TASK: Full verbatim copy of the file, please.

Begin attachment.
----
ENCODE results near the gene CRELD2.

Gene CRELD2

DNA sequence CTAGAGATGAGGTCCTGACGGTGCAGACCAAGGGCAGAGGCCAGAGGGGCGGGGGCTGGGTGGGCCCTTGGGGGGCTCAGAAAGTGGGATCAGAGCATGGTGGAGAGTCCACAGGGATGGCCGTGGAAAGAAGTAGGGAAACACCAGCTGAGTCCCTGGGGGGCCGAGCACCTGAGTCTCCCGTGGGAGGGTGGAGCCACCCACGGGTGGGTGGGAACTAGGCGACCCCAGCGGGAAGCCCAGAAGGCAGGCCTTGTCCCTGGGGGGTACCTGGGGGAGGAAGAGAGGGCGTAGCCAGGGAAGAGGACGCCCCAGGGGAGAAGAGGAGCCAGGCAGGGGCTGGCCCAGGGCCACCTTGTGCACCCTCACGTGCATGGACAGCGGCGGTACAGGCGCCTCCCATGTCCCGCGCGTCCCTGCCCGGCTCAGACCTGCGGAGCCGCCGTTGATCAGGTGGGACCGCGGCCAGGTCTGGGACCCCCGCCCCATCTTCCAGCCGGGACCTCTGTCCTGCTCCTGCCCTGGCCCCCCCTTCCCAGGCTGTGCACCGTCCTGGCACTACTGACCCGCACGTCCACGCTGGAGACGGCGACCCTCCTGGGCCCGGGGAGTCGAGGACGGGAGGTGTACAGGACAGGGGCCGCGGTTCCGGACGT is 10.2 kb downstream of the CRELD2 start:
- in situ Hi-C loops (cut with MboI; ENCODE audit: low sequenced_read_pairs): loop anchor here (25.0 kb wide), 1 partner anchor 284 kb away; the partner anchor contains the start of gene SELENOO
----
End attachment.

ENCODE results near the gene CRELD2.

Gene CRELD2

DNA sequence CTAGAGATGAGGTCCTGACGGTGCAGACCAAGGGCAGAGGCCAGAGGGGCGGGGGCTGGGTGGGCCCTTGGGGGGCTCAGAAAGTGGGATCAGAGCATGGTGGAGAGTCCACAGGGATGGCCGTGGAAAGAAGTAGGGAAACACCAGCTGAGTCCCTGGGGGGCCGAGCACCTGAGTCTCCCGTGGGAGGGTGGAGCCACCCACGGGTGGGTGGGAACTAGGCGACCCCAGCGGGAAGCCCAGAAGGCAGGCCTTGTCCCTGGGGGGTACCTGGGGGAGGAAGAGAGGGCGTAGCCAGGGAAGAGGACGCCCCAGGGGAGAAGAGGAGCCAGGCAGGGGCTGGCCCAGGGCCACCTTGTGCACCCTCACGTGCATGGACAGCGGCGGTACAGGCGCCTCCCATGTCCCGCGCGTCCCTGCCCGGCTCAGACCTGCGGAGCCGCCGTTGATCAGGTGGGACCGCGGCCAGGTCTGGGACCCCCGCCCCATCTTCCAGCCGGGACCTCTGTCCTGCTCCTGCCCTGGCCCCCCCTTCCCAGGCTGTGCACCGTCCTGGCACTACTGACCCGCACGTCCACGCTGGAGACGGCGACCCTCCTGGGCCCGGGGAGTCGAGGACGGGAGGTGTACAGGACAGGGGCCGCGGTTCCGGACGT is 10.2 kb downstream of the CRELD2 start:
- in situ Hi-C loops (cut with MboI; ENCODE audit: low sequenced_read_pairs): loop anchor here (25.0 kb wide), 1 partner anchor 284 kb away; the partner anchor contains the start of gene SELENOO